Twenty-five countries from the Near East and North Africa have stressed the importance of peace for food security as they reaffirmed their commitment to fighting hunger in all its forms.
In a declaration adopted by the FAO Regional Conference for the Near East, held in Rome, country representatives stressed “the need for stability and peace for any development effort to bear fruits in the short, medium and long term.” They expressed deep concern over “the dramatic deterioration of the food security and nutrition situation, particularly among children in the Near East and North Africa Region, as a consequence of conflict and protracted crisis.”
The regional conference for the Near East offered a venue for countries and civil society to discuss pressing issues related to food and agriculture in the region.
FAO Director-General José Graziano da Silva stressed that “Assisting farmers, when it is safe for them to remain on their land, is critical to preventing mass displacement. It also sets the foundations for rebuilding.”
“FAO has long been concerned about the impact of war on food security,” he said, adding that rural areas and their populations continue to be the most affected in conflict situations.
“The destruction of crops, livestock and markets undermines rural livelihoods and displaces people from their homes,” he said underlining how conflict limits communities’ ability to produce, buy and access food.
Hunger, in turn, can have a destabilizing effect on communities and can be a driver of instability and conflict. In post-conflict situations, “Food insecurity can undermine the peace process and restart the cycle of violence,” according to Graziano da Silva.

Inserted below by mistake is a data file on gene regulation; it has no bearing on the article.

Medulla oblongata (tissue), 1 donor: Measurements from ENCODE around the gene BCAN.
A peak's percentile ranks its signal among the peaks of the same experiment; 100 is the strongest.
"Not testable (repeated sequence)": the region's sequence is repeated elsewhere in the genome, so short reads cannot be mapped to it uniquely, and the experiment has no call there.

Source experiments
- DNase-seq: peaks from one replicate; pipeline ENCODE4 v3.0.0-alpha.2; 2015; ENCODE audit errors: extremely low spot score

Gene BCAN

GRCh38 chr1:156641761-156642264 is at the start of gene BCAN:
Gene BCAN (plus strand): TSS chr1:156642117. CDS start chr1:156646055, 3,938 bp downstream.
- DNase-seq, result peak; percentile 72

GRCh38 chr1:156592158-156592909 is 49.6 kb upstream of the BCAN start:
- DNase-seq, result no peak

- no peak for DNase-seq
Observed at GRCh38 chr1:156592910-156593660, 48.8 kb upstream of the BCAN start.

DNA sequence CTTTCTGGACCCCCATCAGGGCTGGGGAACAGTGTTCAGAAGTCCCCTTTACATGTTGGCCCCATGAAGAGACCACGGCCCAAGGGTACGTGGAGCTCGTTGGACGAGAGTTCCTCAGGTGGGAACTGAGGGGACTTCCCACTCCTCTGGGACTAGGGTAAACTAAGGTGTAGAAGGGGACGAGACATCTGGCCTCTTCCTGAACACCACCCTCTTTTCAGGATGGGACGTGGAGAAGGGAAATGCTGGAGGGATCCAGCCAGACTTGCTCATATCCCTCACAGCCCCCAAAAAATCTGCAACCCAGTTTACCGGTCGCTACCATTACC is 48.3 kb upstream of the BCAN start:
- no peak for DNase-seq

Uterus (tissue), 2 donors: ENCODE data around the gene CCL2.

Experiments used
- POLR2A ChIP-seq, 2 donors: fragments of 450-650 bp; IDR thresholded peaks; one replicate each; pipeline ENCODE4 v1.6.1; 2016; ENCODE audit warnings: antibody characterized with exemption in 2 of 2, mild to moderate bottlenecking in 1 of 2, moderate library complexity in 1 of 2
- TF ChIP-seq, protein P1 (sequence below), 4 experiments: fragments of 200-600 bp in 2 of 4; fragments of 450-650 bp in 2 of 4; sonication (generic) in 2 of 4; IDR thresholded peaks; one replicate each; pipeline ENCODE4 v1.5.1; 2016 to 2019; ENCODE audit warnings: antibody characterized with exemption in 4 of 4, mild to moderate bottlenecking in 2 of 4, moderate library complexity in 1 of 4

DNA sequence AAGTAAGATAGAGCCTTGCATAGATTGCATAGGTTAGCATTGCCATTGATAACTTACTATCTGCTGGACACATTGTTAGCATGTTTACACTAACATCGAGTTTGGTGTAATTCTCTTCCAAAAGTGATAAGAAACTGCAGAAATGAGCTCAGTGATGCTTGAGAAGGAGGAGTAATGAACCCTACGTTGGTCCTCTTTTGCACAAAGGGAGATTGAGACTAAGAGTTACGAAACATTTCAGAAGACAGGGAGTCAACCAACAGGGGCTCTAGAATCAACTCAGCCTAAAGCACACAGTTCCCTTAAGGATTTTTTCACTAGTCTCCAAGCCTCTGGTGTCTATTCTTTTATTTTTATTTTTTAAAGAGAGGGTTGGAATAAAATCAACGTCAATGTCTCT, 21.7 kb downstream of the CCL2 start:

In contrast, when societies are food secure, it can aid in the development of agricultural sectors, strengthens social cohesion and confers legitimacy upon governments, he said.
The countries seconded this in their declaration, as they reiterated the importance of inclusive and sustainable development through an agriculture sector that provides employment to vulnerable groups, such as women and youth.
In his closing remarks, Graziano da Silva drew attention to the special role of small-scale family farmers as “a pillar of any rural development strategy and a key for promoting inclusive economic development, youth employment, and addressing gender inequality.”
“Our meeting also provided the opportunity to look ahead and focus on long-term challenges, such as water scarcity, the impacts of climate change, nutrition and natural resource management,” he added.